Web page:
2020 Wrap-up


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The most challenging year in recent memory is finally over. So what’s on the radar for the dental industry in 2021? For those of you looking to start a new practice or acquire one this year, here are a few of this year’s likely biggest stories that we’re watching:

State or local shutdowns 

Most of the country currently looks to be in the clear as far as complete shutdowns in 2021 but the emergence of various new strains could change this. For evidence, look no further than the UK where a strain that has already been found in the US caused just such a shutdown. The US of course might be a different story as recent outbreaks and even a complete lack of availability of ICU units in places like Southern California don’t seem to have much of an impact on the public’s appetite for another complete shutdown.

Lending environment

Even if you wanted to start a practice throughout much of 2020, banks weren’t likely to provide you with the necessary capital to do so - effectively bringing start-ups and transitions to a standstill. At present, this looks to be another factor trending in the right direction as most banks have reopened their wallets - although this is highly dependent on the status of the virus and related shutdowns.

Demographic Trends

By now we’ve all heard about the supposed flocks of people leaving major cities like New York and San Francisco for lower cost of living areas like Florida and Texas. But, as proponents of cities point out, this is hardly the first time that the demise of the metropolis has been predicted. Will those that fled their city lifestyles stay? Will they simply be replaced by new residents taking advantage of lower city rents? It’ll be years until we know for sure but there will certainly be study after study dedicated to this topic over the next few years.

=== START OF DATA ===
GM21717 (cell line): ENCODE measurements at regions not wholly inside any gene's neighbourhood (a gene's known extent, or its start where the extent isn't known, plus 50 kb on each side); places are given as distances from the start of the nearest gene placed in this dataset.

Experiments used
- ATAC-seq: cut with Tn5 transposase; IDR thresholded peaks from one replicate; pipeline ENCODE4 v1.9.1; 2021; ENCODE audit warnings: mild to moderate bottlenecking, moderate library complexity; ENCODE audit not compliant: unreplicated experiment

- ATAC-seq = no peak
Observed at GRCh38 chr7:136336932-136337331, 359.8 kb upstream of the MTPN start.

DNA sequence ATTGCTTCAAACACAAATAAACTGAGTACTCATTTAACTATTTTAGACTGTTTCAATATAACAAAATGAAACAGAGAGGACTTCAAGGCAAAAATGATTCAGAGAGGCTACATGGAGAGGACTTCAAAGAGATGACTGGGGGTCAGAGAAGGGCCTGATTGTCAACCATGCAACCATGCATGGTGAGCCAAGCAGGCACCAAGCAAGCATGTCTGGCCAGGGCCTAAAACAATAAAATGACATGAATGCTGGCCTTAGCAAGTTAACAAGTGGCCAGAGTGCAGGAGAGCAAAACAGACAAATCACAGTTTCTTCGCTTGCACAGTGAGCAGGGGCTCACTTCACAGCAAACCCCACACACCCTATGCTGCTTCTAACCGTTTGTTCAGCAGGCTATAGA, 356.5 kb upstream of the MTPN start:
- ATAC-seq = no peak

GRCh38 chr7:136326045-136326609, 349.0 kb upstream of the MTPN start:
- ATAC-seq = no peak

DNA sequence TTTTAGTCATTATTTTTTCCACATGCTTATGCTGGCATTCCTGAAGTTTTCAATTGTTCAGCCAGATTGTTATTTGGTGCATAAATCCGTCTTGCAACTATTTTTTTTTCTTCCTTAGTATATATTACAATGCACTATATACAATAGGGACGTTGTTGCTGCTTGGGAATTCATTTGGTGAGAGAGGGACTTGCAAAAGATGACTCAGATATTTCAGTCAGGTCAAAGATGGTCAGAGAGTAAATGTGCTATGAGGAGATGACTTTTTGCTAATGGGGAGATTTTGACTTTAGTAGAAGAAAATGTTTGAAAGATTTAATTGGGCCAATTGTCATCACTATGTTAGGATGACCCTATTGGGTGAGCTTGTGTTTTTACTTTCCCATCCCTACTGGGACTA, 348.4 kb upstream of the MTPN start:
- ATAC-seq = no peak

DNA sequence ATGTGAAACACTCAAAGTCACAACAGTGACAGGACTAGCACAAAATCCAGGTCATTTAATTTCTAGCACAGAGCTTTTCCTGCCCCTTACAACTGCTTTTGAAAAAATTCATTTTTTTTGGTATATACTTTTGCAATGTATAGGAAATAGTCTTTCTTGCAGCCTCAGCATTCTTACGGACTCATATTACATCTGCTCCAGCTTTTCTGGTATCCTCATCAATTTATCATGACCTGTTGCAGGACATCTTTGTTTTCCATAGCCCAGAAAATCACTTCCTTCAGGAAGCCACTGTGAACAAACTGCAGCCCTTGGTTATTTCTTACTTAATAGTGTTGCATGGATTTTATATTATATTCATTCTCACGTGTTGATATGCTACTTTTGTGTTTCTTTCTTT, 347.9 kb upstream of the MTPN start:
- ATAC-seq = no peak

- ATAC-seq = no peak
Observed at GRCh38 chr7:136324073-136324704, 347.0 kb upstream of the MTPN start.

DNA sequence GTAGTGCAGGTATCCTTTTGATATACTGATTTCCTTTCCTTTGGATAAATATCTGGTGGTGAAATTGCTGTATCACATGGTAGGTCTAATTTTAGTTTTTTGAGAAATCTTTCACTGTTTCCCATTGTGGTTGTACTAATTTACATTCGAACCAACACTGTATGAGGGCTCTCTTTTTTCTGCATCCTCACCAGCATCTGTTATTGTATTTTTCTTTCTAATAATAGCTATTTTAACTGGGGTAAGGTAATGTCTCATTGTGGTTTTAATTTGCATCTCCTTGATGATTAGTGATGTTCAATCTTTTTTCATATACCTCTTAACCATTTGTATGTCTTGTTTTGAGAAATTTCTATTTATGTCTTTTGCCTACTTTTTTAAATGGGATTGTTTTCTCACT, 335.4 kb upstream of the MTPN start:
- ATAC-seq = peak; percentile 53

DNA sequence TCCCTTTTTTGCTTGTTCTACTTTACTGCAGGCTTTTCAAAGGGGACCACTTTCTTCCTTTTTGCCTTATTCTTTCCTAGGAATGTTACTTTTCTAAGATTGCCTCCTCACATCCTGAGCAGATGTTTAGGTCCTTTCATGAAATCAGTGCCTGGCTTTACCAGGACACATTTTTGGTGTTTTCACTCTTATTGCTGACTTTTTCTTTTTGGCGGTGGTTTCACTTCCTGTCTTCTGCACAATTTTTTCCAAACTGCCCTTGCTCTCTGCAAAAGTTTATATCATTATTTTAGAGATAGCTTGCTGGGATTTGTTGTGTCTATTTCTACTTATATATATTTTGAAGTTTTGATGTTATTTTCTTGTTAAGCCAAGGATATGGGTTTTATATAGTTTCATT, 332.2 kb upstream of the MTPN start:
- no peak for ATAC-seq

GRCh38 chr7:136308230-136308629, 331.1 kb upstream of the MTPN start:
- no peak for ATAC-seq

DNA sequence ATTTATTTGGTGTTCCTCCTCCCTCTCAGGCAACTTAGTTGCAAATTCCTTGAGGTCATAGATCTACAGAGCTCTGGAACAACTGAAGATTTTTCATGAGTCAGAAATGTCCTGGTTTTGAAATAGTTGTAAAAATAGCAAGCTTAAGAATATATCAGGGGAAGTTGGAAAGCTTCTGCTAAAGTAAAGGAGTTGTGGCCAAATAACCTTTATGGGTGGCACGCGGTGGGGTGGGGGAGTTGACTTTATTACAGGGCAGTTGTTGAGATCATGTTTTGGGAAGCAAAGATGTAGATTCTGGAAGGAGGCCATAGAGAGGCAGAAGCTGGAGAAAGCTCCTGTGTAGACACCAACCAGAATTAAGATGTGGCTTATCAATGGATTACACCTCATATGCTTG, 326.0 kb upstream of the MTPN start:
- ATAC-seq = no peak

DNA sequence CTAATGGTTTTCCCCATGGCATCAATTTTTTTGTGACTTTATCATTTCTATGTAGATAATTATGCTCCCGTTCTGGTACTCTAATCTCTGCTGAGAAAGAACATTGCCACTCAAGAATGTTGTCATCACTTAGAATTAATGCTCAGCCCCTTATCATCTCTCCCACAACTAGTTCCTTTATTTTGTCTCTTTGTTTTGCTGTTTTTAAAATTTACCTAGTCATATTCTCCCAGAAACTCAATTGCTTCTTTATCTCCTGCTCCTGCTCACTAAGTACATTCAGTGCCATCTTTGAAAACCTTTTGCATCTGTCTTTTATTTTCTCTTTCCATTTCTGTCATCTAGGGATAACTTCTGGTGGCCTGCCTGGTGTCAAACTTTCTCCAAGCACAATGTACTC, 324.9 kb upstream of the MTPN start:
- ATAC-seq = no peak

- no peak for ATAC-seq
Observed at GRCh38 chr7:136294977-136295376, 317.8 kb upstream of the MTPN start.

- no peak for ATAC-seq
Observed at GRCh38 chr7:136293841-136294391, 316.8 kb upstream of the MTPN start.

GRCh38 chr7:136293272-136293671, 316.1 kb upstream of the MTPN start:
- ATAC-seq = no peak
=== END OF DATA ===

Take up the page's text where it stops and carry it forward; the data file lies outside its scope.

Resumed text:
For years, the emergence of groups and DSOs has been a top-of-mind topic for many practice owners. How will these entities, many of which relied on debt-fueled growth, come out on the other side of the pandemic? Will they become more prominent by swallowing up a glut of practices or are they too leveraged to dig out?

Will the Demographics of Dentists Change?

Were any groups more likely to leave the industry than others as a result of the pandemic? Did late career doctors decide to hang up the cleats at a higher rate in 2020? New practice ownership among young dentists certainly took a hit but will it recover in 2021 or are there some who were scared off by the pandemic? Did parents, in particular mothers, leave practice ownership at a higher rate?


While financing is still available, and interest rates remain at all time lows, banks are still tight on financing - particularly for smaller practices that don’t generate substantial cash flow. Often referred to as ‘jump starts’, these smaller practices have been more difficult to finance throughout the pandemic, and as a result, have lost value. This, then, represents an opportunity for current practice owners, as banks are more willing to lend to them for these ‘jump starts’, vs. associate doctors.